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Sustainable groundwater use is more likely in Indian villages if farmers, other village community members and NGOs work together with researchers and government agencies.

TitleThe role of transdisciplinary approach and community participation in village scale groundwater management : insights from Gujarat and Rajasthan, India
Publication TypeJournal Article
Year of Publication2014
AuthorsMaheshwari, B, Varua, M, Ward, J, Packham, R, Chinnasamy, P, Dashora, Y, Dave, S, Soni, P, Dillon, P, Purohit, R, Hakimuddin, Shah, T, Oza, S, Singh, P, Prathapar, S, Patel, A, Jadeja, Y, Thaker, B, Kookana, R, Grewal, H, Yadav, K, Mittal, H, Chew, M, Rao, P
Secondary TitleWater
Date Published11/2014
Publication LanguageEnglish
Keywordscatchment areas, community participation, hydrogeology, irrigation, monitoring, recharge, schools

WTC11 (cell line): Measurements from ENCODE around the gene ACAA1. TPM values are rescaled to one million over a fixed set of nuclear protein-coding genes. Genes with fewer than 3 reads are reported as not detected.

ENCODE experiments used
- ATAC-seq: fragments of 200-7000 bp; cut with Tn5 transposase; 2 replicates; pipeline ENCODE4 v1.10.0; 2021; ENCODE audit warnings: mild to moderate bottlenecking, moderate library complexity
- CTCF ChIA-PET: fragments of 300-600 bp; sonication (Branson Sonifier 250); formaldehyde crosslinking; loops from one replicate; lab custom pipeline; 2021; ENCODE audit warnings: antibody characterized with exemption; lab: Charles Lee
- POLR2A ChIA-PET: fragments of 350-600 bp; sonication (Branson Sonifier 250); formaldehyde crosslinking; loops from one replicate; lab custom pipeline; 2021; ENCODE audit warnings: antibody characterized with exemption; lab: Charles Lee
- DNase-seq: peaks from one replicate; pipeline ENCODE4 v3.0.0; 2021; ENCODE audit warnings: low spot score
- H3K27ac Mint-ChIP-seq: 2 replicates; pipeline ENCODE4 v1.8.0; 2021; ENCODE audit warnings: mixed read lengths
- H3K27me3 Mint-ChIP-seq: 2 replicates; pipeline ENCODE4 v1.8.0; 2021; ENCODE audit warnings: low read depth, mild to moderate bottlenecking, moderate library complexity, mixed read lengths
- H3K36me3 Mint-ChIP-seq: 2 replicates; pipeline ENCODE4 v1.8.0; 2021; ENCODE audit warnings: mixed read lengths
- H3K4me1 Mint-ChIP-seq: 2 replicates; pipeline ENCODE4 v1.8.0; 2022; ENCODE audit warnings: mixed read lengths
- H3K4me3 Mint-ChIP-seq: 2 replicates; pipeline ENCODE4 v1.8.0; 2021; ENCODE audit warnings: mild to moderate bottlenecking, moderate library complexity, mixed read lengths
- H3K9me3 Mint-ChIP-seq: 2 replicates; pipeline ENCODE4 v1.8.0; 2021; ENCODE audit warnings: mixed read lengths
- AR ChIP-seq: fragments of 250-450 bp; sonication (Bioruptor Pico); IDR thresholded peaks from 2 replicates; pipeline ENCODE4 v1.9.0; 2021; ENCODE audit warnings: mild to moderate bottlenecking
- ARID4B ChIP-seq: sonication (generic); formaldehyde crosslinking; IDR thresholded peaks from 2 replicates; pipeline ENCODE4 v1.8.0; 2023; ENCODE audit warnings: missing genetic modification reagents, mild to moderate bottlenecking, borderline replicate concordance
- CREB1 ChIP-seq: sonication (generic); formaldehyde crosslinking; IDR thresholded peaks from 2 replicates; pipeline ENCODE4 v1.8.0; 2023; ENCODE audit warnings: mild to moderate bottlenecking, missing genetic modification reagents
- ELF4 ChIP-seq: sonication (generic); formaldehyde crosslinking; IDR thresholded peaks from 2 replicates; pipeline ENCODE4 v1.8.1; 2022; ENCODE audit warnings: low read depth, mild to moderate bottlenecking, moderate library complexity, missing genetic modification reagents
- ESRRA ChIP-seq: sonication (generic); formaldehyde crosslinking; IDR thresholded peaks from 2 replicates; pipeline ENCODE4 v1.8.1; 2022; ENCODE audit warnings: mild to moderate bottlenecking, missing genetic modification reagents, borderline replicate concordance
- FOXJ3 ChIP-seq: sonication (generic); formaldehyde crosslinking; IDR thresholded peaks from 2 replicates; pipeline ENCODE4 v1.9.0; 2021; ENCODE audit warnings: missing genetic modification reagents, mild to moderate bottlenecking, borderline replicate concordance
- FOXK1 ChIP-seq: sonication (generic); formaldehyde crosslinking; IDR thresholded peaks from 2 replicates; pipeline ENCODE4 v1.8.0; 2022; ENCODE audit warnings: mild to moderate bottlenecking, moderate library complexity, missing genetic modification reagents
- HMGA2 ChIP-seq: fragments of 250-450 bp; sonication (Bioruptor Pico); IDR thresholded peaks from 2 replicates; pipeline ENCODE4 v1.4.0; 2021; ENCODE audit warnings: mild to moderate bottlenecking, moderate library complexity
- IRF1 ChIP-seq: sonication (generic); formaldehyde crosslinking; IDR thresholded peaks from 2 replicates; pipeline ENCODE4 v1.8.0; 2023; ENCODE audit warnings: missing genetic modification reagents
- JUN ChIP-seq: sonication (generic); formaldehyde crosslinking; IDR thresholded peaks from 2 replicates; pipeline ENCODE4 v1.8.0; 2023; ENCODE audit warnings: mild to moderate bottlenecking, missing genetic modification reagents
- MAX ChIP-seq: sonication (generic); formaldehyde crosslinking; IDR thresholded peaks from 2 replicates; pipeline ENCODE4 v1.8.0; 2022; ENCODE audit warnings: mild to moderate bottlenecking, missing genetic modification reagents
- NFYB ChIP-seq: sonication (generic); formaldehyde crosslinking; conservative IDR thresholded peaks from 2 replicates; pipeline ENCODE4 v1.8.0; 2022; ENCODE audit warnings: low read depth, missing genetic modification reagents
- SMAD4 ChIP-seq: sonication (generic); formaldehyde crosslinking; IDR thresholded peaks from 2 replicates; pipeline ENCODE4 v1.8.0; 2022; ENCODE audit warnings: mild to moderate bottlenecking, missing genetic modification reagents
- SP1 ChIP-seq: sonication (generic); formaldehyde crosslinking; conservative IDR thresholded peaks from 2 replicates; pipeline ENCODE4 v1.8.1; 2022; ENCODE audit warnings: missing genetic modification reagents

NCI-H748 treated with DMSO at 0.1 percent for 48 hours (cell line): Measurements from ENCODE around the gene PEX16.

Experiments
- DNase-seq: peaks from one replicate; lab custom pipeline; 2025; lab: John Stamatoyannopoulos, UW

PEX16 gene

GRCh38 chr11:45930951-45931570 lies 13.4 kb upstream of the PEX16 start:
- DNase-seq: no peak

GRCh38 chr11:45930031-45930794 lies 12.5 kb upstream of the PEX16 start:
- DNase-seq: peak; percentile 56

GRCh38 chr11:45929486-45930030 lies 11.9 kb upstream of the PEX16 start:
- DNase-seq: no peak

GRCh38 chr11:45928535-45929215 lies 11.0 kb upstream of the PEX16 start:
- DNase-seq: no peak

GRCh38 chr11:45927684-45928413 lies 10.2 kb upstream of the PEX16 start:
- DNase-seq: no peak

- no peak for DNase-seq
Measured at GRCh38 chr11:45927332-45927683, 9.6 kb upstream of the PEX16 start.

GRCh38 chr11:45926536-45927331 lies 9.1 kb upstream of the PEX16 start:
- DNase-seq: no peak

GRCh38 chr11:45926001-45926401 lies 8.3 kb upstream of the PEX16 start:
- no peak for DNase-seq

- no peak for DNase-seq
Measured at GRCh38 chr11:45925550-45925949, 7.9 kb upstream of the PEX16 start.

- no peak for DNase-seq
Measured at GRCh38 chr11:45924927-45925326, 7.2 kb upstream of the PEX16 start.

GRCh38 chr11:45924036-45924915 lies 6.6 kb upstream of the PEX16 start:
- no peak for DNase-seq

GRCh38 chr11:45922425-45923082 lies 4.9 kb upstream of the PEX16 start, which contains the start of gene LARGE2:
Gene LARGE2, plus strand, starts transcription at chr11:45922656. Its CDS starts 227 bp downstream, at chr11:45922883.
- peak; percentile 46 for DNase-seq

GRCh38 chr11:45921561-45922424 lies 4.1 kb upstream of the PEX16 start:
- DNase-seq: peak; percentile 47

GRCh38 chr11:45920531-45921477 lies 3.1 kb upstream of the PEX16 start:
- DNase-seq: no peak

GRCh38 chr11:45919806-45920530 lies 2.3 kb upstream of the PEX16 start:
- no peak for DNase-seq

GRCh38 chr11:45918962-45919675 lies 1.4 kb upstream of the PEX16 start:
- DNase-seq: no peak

Sustainable use of groundwater is becoming critical in India and requires effective participation from local communities along with technical, social, economic, policy and political inputs. Access to groundwater for farming communities is also an emotional and complex issue as their livelihood and survival depends on it. In this article, we report on transdisciplinary approaches to understanding the issues, challenges and options for improving sustainability of groundwater use in States of Gujarat and Rajasthan, India. In this project, called Managed Aquifer Recharge through Village level Intervention (MARVI), the research is focused on developing a suitable participatory approach and methodology with associated tools that will assist in improving supply and demand management of groundwater. The study was conducted in the Meghraj watershed in Aravalli district, Gujarat, and the Dharta watershed in Udaipur district, Rajasthan, India. The study involved the collection of hydrologic, agronomic and socio-economic data and engagement of local village and school communities through their role in groundwater monitoring, field trials, photovoice activities and education campaigns. The study revealed that availability of relevant and reliable data related to the various aspects of groundwater and developing trust and support between local communities, NGOs and government agencies are the key to moving towards a dialogue to decide on what to do to achieve sustainable use of groundwater. The analysis of long-term water table data indicated considerable fluctuation in groundwater levels from year to year or a net lowering of the water table, but the levels tend to recover during wet years. This provides hope that by improving management of recharge structures and groundwater pumping, we can assist in stabilizing the local water table. Our interventions through Bhujal Jankaars (BJs), (a Hindi word meaning "groundwater informed" volunteers), schools, photovoice workshops and newsletters have resulted in dialogue within the communities about the seriousness of the groundwater issue and ways to explore options for situation improvement. The BJs are now trained to understand how local recharge and discharge patterns are influenced by local rainfall patterns and pumping patterns and they are now becoming local champions of groundwater and an important link between farmers and project team. This study has further strengthened the belief that traditional research approaches to improve the groundwater situation are unlikely to be suitable for complex groundwater issues in the study areas. The experience from the study indicates that a transdisciplinary approach is likely to be more effective in enabling farmers, other village community members and NGOs to work together with researchers and government agencies to understand the groundwater situation and design interventions that are holistic and have wider ownership. Also, such an approach is expected to deliver longer-term sustainability of groundwater at a regional level. (author abstract)


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